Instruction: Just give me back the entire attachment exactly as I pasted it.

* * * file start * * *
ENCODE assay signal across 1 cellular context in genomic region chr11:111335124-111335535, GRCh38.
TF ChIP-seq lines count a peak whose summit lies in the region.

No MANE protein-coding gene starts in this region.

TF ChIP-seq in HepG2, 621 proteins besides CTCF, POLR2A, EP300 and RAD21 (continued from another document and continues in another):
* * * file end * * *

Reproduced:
ENCODE assay signal across 1 cellular context in genomic region chr11:111335124-111335535, GRCh38.
TF ChIP-seq lines count a peak whose summit lies in the region.

No MANE protein-coding gene starts in this region.

TF ChIP-seq in HepG2, 621 proteins besides CTCF, POLR2A, EP300 and RAD21 (continued from another document and continues in another):